It’s been a pretty good year for Canadian bank stocks. The S&P/TSX Composite Banks Index is up more than 14 per cent in 2017, outpacing the broader equity market by a healthy margin, with the majority of those gains coming since early September. But with what looks to be a lacklustre round of fourth quarter earnings beginning next week, is it time for investors to take heed of warnings about the Canadian housing market and reduce their exposure to bank stocks?
You don’t have to be a macro-focused investor to take notice of what the Bank of Canada has been doing this year. Two surprise interest rate increases from the central bank have been accompanied by surges in the 10-year Government of Canada bond yield, as investors appear to be finally looking ahead to the beginning end of an extremely long period of low or declining rates.
The patience of Cameco Corp. shareholders is being testing yet again, as the Saskatchewan-based uranium producer’s latest round of quarterly earnings fell short of expectations, the company cut its dividend, and now it has decided to temporarily suspend work at two operations. The news sent Cameo shares higher, as the production cut is expected to be beneficial to a global uranium market that is widely forecast to be oversupplied by approximately 20 million pounds in 2018.
Canaccord Genuity expect the new mortgage lending rules, which follow similar measures implemented in late 2016, will set in motion the long-awaited housing market correction next year. #cdneconhttps://t.co/2bufMEljnq
Muck Rack makes it simple to find people, tweets, or articles that mention any name, keyword, company, hashtag etc. We've compiled this guide to help you make the most of your search.
Selecting a term
Start searching tweets, articles from media outlets, articles mentioned in tweets, journalists'
names, titles and bios with some suggested searches:
Companies or Topics (e.g. iPhone, Microsoft)
Phrases (e.g. "cloud computing") — use quotes to keep the terms together
Twitter handles (e.g. @username) — returns those who have mentioned or replied to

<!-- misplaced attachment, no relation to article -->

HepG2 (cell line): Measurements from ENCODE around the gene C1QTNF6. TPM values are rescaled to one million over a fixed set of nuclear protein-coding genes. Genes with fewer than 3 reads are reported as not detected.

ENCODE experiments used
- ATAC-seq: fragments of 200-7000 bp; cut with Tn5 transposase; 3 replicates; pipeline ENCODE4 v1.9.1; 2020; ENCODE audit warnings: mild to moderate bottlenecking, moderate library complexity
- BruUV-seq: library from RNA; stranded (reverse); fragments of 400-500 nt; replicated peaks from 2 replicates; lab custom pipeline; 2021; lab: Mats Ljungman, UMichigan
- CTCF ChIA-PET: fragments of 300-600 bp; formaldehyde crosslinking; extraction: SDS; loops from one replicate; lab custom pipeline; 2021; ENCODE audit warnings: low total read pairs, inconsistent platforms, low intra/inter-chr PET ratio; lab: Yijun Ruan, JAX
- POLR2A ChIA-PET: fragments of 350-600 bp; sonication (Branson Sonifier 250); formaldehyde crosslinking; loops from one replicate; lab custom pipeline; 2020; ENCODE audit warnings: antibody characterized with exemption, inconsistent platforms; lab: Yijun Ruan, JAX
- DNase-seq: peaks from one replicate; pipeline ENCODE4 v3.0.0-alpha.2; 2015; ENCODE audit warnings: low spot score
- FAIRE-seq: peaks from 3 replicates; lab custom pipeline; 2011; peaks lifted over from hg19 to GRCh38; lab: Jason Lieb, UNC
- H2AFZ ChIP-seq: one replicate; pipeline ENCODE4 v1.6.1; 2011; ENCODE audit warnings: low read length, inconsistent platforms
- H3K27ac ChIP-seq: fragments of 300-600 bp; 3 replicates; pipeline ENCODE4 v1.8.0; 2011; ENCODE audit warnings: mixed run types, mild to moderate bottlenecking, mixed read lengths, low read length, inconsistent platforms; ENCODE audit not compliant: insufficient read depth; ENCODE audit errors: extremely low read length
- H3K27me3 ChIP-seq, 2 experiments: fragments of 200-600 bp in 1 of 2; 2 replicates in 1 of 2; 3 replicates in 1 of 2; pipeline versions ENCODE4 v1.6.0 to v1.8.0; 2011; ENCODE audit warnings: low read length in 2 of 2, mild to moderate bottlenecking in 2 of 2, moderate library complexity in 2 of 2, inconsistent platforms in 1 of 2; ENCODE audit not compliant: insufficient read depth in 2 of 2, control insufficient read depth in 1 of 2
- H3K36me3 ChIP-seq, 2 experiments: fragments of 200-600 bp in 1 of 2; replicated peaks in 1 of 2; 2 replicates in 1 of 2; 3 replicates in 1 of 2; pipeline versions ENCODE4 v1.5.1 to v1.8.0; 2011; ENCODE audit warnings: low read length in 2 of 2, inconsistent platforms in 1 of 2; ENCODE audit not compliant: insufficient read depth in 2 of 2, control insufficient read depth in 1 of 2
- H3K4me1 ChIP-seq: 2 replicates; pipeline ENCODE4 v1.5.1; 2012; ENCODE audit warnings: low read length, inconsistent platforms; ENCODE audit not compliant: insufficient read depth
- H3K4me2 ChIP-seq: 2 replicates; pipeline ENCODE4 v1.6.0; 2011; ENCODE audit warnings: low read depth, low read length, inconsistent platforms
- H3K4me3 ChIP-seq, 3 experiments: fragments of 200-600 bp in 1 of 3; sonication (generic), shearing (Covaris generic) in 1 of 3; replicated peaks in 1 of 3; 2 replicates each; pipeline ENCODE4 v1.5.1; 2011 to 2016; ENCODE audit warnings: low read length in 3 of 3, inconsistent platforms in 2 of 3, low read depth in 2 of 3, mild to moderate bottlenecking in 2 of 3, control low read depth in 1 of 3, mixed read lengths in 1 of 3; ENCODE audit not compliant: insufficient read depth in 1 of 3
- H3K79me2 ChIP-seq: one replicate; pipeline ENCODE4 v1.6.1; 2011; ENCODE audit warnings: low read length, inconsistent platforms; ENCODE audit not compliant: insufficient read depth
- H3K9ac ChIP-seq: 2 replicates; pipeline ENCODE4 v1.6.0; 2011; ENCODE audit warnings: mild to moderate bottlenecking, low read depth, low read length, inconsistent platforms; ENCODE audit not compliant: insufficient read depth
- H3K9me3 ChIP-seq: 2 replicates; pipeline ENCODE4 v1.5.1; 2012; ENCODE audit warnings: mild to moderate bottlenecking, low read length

Names (e.g. "David Pogue")
Hashtags (e.g. #sxsw, #london2012)
Bio details (e.g. vegan, Olympics, father)
Muck Rack's Advanced Search allows for many boolean operators.
Find results that mention multiple specified terms, use AND or
+. For example, ensure each result contains both Elon Musk and Mark Zuckerberg by
searching Musk AND Zuckerberg or Musk + Zuckerberg.
Use the operators OR or , to broaden your search when you'd like either of
multiple terms to appear in results. (This is the default behavior of our search when no operators
are used). For example, results will contain either cake or cookie by searching cake OR cookie or cake,cookie
Use NOT or - to subtract results from your search. For
example, searching Disney will yield results about the Walt Disney Company as well as Walt Disney
World Resort. To exclude mentions of Disney World, search for Disney -World or Disney
When using one of these operators with a phrase, enclose it in quotation marks. For example, you can
find results about smartphones excluding Apple's iPhone 4S by searching smartphone -"iPhone
Exact case matching or punctuation
If you're searching for a brand name or keyword that relies on specific punctuation marks or capitalization, you can
find results that match your exact query by adding matchcase: before the keyword you're searching for, like matchcase:E*TRADE .
Use parentheses to separate multiple
boolean phrases. For example, to find journalists talking about having fun in Disney World or
Disneyland, search for ("disney world" OR disneyland) AND fun.
An asterisk can be used to search for any variation of a root word truncated by the asterisk. For example, searching for admin* will return results for administrator, administration, administer, administered, etc.
A near operator is an AND operator where you can control the distance between the words. You can vary the distance the near operation uses by adding a forward slash and number (between 0-99) such as strawberries NEAR/10 "whipped cream", which means the strawberries must exist within 10 words of "whipped cream".